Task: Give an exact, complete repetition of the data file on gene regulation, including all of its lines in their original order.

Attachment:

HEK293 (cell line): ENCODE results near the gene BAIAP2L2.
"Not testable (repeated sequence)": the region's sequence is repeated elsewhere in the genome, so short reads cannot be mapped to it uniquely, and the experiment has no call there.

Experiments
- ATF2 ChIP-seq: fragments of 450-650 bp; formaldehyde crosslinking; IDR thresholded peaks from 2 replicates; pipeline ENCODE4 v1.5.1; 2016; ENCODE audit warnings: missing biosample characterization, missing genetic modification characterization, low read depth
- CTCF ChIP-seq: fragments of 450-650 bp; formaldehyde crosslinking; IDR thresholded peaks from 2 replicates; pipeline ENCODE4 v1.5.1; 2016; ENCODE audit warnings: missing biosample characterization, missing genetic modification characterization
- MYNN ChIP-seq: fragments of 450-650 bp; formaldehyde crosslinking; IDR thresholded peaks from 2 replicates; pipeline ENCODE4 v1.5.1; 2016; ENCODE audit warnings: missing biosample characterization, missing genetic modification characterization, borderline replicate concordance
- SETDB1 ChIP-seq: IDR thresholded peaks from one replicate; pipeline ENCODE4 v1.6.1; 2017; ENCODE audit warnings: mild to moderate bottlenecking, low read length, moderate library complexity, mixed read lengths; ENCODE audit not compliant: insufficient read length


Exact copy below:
HEK293 (cell line): ENCODE results near the gene BAIAP2L2.
"Not testable (repeated sequence)": the region's sequence is repeated elsewhere in the genome, so short reads cannot be mapped to it uniquely, and the experiment has no call there.

Experiments
- ATF2 ChIP-seq: fragments of 450-650 bp; formaldehyde crosslinking; IDR thresholded peaks from 2 replicates; pipeline ENCODE4 v1.5.1; 2016; ENCODE audit warnings: missing biosample characterization, missing genetic modification characterization, low read depth
- CTCF ChIP-seq: fragments of 450-650 bp; formaldehyde crosslinking; IDR thresholded peaks from 2 replicates; pipeline ENCODE4 v1.5.1; 2016; ENCODE audit warnings: missing biosample characterization, missing genetic modification characterization
- MYNN ChIP-seq: fragments of 450-650 bp; formaldehyde crosslinking; IDR thresholded peaks from 2 replicates; pipeline ENCODE4 v1.5.1; 2016; ENCODE audit warnings: missing biosample characterization, missing genetic modification characterization, borderline replicate concordance
- SETDB1 ChIP-seq: IDR thresholded peaks from one replicate; pipeline ENCODE4 v1.6.1; 2017; ENCODE audit warnings: mild to moderate bottlenecking, low read length, moderate library complexity, mixed read lengths; ENCODE audit not compliant: insufficient read length